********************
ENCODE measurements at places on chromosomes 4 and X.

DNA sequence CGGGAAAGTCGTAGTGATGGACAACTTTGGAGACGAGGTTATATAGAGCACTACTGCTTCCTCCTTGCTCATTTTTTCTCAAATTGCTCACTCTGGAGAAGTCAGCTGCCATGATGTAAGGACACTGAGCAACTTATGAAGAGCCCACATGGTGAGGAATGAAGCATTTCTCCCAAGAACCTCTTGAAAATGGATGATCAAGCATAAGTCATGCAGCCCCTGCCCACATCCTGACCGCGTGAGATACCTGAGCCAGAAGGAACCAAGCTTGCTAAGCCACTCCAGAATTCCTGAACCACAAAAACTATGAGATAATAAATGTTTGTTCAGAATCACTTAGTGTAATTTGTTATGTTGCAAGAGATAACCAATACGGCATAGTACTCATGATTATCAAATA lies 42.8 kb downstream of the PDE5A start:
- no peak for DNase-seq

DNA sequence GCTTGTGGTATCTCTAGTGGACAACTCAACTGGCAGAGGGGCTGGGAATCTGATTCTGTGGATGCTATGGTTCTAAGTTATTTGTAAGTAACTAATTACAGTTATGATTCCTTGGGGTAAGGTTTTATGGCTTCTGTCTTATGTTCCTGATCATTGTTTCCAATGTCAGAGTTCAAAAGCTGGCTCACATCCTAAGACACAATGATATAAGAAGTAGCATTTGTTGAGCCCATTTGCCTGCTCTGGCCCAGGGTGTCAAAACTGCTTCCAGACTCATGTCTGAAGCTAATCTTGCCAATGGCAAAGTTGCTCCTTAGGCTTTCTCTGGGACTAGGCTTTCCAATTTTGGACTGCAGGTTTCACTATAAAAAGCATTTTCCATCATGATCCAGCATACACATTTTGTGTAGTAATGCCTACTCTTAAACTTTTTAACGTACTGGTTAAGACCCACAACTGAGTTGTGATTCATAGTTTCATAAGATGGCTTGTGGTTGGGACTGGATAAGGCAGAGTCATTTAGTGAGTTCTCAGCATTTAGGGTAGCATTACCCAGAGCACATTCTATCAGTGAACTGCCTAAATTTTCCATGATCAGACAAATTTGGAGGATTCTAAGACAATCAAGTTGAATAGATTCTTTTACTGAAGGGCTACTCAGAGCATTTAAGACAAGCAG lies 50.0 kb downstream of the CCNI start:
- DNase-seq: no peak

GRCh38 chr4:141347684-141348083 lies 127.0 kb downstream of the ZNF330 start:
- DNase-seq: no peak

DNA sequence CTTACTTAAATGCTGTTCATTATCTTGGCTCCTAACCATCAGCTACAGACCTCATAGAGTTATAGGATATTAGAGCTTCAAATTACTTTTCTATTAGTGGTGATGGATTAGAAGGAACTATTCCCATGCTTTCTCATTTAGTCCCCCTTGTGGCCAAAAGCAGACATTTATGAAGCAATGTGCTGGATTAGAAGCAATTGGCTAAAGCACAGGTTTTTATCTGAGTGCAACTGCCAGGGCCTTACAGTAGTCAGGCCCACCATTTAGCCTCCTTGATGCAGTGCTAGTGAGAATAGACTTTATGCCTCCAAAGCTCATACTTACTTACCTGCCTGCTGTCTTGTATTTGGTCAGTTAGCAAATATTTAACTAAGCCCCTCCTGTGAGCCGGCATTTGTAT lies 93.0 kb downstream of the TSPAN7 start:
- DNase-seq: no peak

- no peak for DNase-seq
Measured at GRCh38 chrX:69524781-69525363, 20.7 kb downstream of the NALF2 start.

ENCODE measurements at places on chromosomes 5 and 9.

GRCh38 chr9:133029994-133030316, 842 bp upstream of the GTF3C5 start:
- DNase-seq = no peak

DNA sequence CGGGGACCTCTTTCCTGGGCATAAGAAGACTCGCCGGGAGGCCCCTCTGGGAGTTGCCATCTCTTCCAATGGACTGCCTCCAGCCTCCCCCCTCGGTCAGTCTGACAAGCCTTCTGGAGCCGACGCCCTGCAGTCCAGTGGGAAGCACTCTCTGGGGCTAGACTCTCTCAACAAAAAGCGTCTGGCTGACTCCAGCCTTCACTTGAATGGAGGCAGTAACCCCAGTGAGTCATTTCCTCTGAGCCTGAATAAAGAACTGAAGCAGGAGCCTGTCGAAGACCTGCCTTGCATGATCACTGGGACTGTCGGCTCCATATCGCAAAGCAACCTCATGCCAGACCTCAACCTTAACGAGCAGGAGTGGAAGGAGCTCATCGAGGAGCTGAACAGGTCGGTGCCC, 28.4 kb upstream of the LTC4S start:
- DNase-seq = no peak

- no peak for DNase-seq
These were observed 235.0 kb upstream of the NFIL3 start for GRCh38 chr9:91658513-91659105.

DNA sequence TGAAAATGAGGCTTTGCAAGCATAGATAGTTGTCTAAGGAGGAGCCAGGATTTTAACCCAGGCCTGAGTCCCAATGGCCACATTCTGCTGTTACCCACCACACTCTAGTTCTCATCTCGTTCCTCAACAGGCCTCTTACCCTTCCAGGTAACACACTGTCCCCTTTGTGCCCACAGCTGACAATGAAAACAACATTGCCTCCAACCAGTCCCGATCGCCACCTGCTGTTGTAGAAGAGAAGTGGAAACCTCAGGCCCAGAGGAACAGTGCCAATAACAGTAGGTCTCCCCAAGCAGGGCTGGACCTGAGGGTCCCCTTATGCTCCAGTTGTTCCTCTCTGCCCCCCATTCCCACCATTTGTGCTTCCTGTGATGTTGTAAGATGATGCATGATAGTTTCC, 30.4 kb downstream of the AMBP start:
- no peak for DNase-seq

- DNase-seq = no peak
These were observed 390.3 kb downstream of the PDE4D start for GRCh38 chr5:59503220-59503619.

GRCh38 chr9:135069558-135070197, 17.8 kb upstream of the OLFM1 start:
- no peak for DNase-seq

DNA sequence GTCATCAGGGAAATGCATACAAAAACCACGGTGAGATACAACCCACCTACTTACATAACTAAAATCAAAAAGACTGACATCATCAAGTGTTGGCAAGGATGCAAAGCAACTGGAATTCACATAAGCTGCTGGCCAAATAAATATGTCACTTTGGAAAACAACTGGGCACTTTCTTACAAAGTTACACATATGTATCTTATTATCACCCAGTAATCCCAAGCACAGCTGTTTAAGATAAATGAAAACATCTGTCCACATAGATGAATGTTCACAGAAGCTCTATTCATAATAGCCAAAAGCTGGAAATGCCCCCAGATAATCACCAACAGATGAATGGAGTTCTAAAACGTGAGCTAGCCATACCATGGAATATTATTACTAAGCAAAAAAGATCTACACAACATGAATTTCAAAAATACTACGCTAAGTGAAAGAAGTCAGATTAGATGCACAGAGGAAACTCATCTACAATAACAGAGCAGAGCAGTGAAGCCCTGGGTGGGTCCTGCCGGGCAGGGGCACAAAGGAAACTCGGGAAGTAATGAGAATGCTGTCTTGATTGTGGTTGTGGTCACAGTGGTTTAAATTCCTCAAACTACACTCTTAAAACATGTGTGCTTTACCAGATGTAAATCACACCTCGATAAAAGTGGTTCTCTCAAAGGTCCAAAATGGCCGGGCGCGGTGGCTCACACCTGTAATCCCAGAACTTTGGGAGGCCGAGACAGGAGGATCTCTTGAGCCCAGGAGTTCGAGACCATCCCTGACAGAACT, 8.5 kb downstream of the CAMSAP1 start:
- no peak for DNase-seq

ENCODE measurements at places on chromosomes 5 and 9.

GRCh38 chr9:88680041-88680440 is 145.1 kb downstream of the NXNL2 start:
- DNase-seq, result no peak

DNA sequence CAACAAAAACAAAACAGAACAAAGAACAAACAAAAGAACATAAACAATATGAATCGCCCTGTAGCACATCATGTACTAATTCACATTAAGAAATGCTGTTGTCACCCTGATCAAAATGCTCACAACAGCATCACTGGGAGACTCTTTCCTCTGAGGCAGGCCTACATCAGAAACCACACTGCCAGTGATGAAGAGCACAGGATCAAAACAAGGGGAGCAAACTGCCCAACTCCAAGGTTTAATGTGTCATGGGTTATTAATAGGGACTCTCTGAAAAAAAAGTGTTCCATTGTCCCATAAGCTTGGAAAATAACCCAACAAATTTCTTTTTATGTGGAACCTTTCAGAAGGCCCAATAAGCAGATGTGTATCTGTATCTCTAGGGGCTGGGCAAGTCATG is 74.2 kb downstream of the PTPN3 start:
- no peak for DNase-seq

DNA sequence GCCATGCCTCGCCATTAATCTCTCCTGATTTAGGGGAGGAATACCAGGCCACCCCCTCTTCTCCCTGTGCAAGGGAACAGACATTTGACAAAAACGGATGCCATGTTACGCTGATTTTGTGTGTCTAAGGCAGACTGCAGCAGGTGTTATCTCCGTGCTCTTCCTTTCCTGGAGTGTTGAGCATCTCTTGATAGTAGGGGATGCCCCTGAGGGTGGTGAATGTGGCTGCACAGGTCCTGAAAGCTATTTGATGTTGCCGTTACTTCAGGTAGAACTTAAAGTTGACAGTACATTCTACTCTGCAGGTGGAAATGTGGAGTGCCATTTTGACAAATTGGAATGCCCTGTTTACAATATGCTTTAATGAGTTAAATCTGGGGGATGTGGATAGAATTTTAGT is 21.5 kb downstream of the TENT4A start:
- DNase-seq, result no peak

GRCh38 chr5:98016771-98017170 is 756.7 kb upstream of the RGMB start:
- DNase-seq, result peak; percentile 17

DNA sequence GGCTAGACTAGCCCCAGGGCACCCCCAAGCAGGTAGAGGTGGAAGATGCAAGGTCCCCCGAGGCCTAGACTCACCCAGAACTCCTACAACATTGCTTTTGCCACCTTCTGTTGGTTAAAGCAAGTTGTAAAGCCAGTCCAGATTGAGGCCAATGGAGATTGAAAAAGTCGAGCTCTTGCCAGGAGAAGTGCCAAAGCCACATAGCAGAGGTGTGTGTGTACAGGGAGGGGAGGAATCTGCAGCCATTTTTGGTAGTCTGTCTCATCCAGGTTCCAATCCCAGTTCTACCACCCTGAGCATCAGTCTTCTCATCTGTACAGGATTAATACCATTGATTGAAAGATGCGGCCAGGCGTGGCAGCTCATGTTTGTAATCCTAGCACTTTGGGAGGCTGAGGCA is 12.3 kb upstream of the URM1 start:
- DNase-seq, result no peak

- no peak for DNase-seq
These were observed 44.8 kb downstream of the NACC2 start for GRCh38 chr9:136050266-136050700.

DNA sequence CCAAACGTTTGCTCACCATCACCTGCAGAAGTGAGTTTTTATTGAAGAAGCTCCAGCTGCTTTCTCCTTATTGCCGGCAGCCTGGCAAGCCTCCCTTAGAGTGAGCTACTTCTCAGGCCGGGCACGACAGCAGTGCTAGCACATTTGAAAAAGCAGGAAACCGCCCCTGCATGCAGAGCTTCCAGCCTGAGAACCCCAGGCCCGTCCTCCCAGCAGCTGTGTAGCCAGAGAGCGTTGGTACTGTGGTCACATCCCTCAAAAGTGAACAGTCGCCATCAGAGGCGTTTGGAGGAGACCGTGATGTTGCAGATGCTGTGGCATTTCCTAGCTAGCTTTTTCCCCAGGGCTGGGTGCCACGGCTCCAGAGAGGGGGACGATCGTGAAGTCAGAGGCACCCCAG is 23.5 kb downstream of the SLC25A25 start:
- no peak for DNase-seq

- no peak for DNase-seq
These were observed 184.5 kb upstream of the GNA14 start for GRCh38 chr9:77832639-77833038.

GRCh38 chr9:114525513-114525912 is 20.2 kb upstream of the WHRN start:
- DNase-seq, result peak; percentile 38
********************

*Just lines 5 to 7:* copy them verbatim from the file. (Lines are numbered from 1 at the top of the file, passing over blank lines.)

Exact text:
- DNase-seq: no peak

GRCh38 chr4:141347684-141348083 lies 127.0 kb downstream of the ZNF330 start:
- DNase-seq: no peak